I think the biggest thing that I learned by studying his life and career was the team concept and the way that he managed teams. When I think of Dr. King, I was never taught anything about him being anything other than a singular hero and you know, all of the team building management, cultivation, mistakes, all of the ego management, all of the hierarchy of responsibility that he was managing, involved in, sometimes rejecting, sometimes embracing, like all the intricacies of that, that are so there and such vibrant stories, uh, that support his leadership. Not even support like catalyzed it, like he--all that you see him, what he became was not on the backs of, but like being lifted up by a team who some supported it, challenged it, threatened it, constantly refining it. Right. That's what a team is. It's this invisible group that supported a leader. And I think that what's interesting now is, you know, the team model has been somewhat, I don't know, inverted, but we're, it's visible and we're talking about it and it's important to interrogate.
[00:09:18] Adam Grant:
Yeah. And I mean, you, you did that so powerfully in this particular scene, right. Where it's, it's completely unexpected to see this towering figure, walk into the room and basically stay quiet. Right. For the first part. And then I remember that pivotal moment when he says --"Enough." Whoa. Okay. So something is about to happen here. But even then there's so much, it's, it's so much more inquiry than advocacy. Um, and you know, very different from what I would have expected in terms of drawing out the group, getting them to generate their own idea about like, do we want to be bull Connor? No, no, we don't. And instead of shoving that answer down their throats, right. Kind of gently guiding them to that answer and letting them generate it themselves. How did you land at that as, as how he led?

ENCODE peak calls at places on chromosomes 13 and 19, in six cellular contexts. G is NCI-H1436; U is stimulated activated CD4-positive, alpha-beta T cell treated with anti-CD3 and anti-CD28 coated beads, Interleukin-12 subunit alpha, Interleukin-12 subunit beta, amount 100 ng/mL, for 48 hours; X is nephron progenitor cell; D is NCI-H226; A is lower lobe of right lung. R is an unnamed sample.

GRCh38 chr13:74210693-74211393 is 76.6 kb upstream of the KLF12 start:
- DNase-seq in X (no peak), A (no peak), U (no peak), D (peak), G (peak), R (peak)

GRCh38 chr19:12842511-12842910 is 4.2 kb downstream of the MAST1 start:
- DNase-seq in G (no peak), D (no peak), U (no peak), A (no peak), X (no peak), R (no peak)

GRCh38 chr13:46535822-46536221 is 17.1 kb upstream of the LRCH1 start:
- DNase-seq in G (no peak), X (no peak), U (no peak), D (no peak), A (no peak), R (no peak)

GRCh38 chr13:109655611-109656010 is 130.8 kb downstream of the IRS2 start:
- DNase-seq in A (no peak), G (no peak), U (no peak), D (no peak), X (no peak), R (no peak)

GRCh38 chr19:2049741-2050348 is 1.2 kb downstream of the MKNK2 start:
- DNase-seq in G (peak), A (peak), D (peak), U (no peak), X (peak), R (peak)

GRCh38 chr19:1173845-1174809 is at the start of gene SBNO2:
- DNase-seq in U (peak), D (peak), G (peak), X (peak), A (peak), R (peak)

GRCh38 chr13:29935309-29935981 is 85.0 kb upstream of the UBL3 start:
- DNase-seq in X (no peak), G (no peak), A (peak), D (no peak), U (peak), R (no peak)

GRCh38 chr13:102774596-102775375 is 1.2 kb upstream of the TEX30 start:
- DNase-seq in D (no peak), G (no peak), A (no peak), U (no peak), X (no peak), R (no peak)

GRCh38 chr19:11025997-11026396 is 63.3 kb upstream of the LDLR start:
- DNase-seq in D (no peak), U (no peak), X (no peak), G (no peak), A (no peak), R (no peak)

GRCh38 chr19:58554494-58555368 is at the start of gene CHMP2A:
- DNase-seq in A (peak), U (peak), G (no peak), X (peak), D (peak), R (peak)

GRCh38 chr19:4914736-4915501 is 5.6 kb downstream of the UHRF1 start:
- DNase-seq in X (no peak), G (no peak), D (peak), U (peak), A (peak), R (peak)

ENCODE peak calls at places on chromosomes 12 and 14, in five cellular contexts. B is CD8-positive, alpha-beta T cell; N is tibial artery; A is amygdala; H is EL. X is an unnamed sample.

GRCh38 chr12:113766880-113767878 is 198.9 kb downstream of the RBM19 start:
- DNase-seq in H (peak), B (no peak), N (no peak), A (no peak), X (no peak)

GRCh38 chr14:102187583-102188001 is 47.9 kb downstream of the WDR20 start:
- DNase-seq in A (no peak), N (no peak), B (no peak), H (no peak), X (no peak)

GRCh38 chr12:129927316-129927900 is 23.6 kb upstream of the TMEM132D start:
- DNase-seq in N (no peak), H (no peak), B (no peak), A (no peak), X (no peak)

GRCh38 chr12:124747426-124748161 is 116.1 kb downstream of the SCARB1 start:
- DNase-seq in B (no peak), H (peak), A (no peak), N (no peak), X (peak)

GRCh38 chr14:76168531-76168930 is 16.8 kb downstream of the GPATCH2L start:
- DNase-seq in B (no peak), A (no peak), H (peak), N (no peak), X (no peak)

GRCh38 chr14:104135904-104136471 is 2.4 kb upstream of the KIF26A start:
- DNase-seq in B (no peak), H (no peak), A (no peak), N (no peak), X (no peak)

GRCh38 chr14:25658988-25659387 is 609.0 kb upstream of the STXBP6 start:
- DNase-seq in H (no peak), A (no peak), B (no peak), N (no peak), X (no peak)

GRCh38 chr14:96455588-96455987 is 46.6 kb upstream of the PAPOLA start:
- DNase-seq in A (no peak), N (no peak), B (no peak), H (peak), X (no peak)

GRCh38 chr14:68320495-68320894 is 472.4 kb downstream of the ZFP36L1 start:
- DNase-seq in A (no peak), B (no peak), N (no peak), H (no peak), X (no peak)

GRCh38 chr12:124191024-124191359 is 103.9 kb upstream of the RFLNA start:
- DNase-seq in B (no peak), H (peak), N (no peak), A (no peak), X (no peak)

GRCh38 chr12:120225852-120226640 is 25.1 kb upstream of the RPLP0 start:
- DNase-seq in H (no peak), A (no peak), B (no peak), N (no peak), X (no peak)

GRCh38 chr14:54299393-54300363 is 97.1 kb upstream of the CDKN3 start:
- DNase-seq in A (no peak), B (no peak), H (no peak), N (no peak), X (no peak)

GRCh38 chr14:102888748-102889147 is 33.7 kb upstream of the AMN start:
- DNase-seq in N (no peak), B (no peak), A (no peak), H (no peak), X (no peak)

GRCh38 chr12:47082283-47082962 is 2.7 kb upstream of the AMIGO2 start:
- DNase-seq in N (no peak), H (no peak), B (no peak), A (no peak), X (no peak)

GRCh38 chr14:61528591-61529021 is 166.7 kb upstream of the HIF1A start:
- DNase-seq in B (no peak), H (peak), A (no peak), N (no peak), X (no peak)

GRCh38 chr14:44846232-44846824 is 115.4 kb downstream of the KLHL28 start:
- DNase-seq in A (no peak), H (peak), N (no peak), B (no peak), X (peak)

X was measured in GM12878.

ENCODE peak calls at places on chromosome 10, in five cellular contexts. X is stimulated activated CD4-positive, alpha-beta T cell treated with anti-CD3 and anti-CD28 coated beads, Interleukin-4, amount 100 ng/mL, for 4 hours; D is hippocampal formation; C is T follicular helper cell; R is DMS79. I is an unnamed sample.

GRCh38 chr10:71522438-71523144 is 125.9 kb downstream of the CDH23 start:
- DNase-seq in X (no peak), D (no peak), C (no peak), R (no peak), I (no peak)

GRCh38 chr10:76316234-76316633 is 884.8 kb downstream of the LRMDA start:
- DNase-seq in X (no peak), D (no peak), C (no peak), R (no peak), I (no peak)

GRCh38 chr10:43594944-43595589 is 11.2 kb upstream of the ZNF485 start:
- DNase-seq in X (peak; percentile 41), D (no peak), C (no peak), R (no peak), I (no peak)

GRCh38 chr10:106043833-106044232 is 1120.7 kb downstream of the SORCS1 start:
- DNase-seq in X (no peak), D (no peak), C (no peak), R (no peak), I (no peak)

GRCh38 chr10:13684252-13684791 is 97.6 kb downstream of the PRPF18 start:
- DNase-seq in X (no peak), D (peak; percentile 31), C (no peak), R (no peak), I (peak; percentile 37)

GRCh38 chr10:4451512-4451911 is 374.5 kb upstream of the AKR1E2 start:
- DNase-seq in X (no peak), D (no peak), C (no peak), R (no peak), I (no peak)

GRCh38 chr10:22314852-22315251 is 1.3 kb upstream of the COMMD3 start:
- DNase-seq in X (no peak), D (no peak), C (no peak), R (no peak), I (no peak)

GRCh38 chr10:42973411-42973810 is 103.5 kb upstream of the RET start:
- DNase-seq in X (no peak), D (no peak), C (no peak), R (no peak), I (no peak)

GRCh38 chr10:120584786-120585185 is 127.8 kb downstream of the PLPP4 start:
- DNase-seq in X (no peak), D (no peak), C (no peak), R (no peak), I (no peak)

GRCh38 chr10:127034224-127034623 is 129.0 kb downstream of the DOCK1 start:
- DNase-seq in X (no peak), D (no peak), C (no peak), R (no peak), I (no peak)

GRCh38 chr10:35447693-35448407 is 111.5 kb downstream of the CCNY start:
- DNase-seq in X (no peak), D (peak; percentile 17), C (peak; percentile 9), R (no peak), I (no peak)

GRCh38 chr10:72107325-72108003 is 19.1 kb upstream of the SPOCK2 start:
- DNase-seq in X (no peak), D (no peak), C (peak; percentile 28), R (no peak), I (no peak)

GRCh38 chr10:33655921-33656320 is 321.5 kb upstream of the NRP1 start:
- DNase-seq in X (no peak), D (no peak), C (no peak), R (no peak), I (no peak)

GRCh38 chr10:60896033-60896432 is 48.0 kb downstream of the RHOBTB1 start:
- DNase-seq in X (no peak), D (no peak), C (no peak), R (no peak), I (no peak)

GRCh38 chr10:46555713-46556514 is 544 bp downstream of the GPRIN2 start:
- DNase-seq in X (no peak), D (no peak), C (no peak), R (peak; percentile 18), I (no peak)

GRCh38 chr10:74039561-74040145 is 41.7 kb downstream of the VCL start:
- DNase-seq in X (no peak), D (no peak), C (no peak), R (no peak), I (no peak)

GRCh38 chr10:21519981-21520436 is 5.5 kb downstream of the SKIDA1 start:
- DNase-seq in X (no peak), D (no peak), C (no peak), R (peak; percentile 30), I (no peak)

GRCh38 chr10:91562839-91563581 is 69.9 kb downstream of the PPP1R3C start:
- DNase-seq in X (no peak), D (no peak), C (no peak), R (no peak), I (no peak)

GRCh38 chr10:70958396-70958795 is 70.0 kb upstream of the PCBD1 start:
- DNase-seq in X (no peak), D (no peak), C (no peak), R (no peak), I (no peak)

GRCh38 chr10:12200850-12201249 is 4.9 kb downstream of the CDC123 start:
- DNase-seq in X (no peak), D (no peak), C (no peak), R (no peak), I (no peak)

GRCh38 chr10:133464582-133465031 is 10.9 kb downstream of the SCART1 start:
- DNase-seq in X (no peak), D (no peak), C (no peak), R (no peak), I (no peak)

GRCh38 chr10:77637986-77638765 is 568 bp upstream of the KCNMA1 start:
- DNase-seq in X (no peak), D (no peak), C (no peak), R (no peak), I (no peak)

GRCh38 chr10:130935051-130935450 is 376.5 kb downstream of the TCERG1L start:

[00:10:04] Ava DuVernay: